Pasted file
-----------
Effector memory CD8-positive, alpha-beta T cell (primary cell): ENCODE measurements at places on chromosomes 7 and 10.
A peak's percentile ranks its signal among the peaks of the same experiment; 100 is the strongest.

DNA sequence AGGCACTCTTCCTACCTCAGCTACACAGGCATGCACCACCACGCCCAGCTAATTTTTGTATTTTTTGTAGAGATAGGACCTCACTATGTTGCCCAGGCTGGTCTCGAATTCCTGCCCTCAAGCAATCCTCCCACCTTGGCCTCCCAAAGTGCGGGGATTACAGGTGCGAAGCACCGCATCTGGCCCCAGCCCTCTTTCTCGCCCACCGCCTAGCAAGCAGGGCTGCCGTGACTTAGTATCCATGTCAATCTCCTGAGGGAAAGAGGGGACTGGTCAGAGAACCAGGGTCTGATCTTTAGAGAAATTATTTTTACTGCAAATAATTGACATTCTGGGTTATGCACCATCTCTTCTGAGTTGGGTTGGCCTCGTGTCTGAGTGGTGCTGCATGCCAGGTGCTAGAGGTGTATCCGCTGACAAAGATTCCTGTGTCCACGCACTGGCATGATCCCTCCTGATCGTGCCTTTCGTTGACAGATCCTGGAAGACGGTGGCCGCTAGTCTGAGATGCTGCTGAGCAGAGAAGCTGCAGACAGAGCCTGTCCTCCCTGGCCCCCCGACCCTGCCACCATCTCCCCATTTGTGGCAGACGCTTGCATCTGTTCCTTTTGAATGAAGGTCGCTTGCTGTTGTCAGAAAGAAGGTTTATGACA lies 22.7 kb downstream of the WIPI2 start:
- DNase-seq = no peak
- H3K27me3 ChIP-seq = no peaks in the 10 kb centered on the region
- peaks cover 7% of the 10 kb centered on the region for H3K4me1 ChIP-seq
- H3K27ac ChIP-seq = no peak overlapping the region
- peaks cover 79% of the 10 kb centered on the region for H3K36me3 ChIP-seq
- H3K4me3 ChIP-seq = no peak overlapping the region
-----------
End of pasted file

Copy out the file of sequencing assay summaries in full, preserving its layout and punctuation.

Effector memory CD8-positive, alpha-beta T cell (primary cell): ENCODE measurements at places on chromosomes 7 and 10.
A peak's percentile ranks its signal among the peaks of the same experiment; 100 is the strongest.

DNA sequence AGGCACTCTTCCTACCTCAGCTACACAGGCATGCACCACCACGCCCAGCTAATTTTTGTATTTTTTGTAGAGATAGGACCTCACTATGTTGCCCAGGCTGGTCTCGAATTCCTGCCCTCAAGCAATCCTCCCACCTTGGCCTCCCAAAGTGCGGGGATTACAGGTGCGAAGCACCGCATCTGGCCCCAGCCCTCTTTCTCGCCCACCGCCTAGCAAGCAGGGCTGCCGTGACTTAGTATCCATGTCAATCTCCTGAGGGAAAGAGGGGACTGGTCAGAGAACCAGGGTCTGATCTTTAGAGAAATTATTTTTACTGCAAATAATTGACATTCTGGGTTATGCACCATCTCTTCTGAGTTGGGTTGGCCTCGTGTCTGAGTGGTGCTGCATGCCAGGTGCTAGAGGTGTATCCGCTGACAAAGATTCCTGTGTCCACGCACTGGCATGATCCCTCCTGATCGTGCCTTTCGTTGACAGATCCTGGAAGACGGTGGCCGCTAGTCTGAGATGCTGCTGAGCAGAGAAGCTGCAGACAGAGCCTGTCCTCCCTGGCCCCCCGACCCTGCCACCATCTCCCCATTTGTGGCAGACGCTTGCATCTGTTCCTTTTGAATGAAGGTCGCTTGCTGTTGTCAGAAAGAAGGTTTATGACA lies 22.7 kb downstream of the WIPI2 start:
- DNase-seq = no peak
- H3K27me3 ChIP-seq = no peaks in the 10 kb centered on the region
- peaks cover 7% of the 10 kb centered on the region for H3K4me1 ChIP-seq
- H3K27ac ChIP-seq = no peak overlapping the region
- peaks cover 79% of the 10 kb centered on the region for H3K36me3 ChIP-seq
- H3K4me3 ChIP-seq = no peak overlapping the region